Ball security. Protecting the rock. Cradling the egg. Whatever you want to call it, preventing fumbles is invaluable, and almost expected from your runners. While a coach can live with an interception here and there – it’s part of the risk of passing the ball, a fumble will drive him absolutely crazy. It’s extremely easy to prevent, and a runner, no matter how gifted he is, will quickly lose the confidence of his coach if he can’t hold on to the ball.
And while players may be used to protecting the ball through the first 3 and a half quarters of the game, a defense that’s down with little time left is going to focus less on completing the tackle, and more on trying to get the ball loose. This is something that all of your runners need to understand in late game situations.
One of the best ways to teach skills to players is to put them in situations that are immensely more difficult than anything they would ever experience in the actual game – once they’re good at that, handling the simplicity of in-game situations is like taking candy from a baby.
That’s where these two running back drills come in.
Up Down Strip Drill
Learning how to always keep the ball in a position of safety is a tough thing for more running backs – usually your human instincts to break your fall or regain your balance will put your arms out in a position where a defender would be able to poke the ball away. This drill does a great job of teaching players they always need to be ready for a strip attempt.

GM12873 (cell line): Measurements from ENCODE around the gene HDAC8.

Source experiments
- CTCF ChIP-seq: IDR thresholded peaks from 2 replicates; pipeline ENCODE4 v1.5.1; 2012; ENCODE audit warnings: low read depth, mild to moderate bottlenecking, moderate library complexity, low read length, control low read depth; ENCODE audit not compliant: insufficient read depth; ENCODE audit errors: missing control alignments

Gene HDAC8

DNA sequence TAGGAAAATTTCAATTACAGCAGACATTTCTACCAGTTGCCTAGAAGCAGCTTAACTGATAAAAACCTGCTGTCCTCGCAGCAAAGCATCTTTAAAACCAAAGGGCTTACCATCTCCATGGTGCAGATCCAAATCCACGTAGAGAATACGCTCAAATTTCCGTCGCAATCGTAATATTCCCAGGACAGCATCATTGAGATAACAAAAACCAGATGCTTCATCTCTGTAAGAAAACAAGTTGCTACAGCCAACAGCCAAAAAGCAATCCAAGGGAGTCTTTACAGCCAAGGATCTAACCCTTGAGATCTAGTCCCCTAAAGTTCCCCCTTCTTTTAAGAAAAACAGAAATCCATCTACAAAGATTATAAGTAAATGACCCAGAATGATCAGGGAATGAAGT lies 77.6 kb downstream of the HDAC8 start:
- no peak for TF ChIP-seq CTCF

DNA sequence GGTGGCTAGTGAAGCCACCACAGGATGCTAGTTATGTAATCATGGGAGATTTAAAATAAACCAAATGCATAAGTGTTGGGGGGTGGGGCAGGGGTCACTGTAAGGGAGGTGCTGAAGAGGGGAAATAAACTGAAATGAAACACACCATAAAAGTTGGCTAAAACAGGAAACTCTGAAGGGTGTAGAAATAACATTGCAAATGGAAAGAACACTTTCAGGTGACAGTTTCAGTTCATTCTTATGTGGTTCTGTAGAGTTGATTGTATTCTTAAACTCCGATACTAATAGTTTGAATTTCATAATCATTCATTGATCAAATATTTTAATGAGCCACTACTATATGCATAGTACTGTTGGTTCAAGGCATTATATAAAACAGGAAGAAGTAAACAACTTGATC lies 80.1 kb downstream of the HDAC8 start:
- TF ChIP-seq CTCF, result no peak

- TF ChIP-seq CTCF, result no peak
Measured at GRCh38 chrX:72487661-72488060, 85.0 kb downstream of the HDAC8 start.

Start with the running back lying face down on the ground, ball in hand, with another player on the same side he has the ball on. From here the drill is simple: the running back will get up on the coach’s command, and the
defender will try to strip the ball. The coach will command the player to go up and down at his behest, and the defender meanwhile will be trying to strip the ball at any opportunity they see.
Two Side Strip Drill
This drill is really fun for the players, and a real test of strength, endurance, and willpower. Have your running back line up with two defenders, one on each side. Now on your command, the running back is going to run 10 yards forward as fast they can, but with one catch: both of the defenders will be prying away at the ball the entire time.
Would you ever see this situation in a game? Probably not. But if your running back can handle two linebackers with a 10 yard window to strip the ball loose, think about how easy dealing with one defender who’s main priority is to make the tackle!
If your still having problems with ball security, I’ve got a couple more football drills that should help do the trick! Check ’em out!